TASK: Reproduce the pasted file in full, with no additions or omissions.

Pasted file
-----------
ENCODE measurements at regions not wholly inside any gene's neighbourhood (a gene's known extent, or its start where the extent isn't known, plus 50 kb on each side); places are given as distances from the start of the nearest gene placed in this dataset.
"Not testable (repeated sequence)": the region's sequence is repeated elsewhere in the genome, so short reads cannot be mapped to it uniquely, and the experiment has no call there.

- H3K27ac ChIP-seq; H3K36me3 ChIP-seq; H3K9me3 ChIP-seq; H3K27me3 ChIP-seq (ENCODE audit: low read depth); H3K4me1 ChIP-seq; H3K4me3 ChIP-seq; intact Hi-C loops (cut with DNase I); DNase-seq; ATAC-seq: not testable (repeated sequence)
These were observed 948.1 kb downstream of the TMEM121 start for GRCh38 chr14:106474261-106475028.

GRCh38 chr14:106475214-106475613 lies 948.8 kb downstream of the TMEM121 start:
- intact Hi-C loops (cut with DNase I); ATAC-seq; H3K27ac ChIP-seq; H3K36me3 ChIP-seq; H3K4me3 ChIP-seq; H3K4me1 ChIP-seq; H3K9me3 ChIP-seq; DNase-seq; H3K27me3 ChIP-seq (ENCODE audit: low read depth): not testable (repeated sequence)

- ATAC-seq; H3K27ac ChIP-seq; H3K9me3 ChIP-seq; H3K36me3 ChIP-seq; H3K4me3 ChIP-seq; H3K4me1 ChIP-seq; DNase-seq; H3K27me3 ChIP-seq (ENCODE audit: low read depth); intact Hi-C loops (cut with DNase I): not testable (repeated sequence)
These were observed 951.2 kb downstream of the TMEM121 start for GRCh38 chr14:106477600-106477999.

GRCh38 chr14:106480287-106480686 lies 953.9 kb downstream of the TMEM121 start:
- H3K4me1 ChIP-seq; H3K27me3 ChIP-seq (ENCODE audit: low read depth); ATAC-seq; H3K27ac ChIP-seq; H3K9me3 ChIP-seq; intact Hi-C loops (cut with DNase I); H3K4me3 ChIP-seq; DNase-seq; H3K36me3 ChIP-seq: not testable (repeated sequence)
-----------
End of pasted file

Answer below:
ENCODE measurements at regions not wholly inside any gene's neighbourhood (a gene's known extent, or its start where the extent isn't known, plus 50 kb on each side); places are given as distances from the start of the nearest gene placed in this dataset.
"Not testable (repeated sequence)": the region's sequence is repeated elsewhere in the genome, so short reads cannot be mapped to it uniquely, and the experiment has no call there.

- H3K27ac ChIP-seq; H3K36me3 ChIP-seq; H3K9me3 ChIP-seq; H3K27me3 ChIP-seq (ENCODE audit: low read depth); H3K4me1 ChIP-seq; H3K4me3 ChIP-seq; intact Hi-C loops (cut with DNase I); DNase-seq; ATAC-seq: not testable (repeated sequence)
These were observed 948.1 kb downstream of the TMEM121 start for GRCh38 chr14:106474261-106475028.

GRCh38 chr14:106475214-106475613 lies 948.8 kb downstream of the TMEM121 start:
- intact Hi-C loops (cut with DNase I); ATAC-seq; H3K27ac ChIP-seq; H3K36me3 ChIP-seq; H3K4me3 ChIP-seq; H3K4me1 ChIP-seq; H3K9me3 ChIP-seq; DNase-seq; H3K27me3 ChIP-seq (ENCODE audit: low read depth): not testable (repeated sequence)

- ATAC-seq; H3K27ac ChIP-seq; H3K9me3 ChIP-seq; H3K36me3 ChIP-seq; H3K4me3 ChIP-seq; H3K4me1 ChIP-seq; DNase-seq; H3K27me3 ChIP-seq (ENCODE audit: low read depth); intact Hi-C loops (cut with DNase I): not testable (repeated sequence)
These were observed 951.2 kb downstream of the TMEM121 start for GRCh38 chr14:106477600-106477999.

GRCh38 chr14:106480287-106480686 lies 953.9 kb downstream of the TMEM121 start:
- H3K4me1 ChIP-seq; H3K27me3 ChIP-seq (ENCODE audit: low read depth); ATAC-seq; H3K27ac ChIP-seq; H3K9me3 ChIP-seq; intact Hi-C loops (cut with DNase I); H3K4me3 ChIP-seq; DNase-seq; H3K36me3 ChIP-seq: not testable (repeated sequence)